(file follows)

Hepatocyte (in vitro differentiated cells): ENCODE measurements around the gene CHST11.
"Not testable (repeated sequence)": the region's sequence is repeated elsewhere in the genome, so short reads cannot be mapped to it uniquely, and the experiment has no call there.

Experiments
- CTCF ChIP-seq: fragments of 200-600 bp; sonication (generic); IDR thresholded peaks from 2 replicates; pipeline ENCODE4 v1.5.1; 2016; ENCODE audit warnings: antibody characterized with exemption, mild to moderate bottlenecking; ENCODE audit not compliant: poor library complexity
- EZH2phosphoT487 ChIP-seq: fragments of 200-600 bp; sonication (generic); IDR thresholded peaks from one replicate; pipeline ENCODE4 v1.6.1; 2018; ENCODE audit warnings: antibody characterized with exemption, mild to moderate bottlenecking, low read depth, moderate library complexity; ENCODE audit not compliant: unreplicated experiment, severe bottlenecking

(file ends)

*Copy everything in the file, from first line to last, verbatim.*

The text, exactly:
Hepatocyte (in vitro differentiated cells): ENCODE measurements around the gene CHST11.
"Not testable (repeated sequence)": the region's sequence is repeated elsewhere in the genome, so short reads cannot be mapped to it uniquely, and the experiment has no call there.

Experiments
- CTCF ChIP-seq: fragments of 200-600 bp; sonication (generic); IDR thresholded peaks from 2 replicates; pipeline ENCODE4 v1.5.1; 2016; ENCODE audit warnings: antibody characterized with exemption, mild to moderate bottlenecking; ENCODE audit not compliant: poor library complexity
- EZH2phosphoT487 ChIP-seq: fragments of 200-600 bp; sonication (generic); IDR thresholded peaks from one replicate; pipeline ENCODE4 v1.6.1; 2018; ENCODE audit warnings: antibody characterized with exemption, mild to moderate bottlenecking, low read depth, moderate library complexity; ENCODE audit not compliant: unreplicated experiment, severe bottlenecking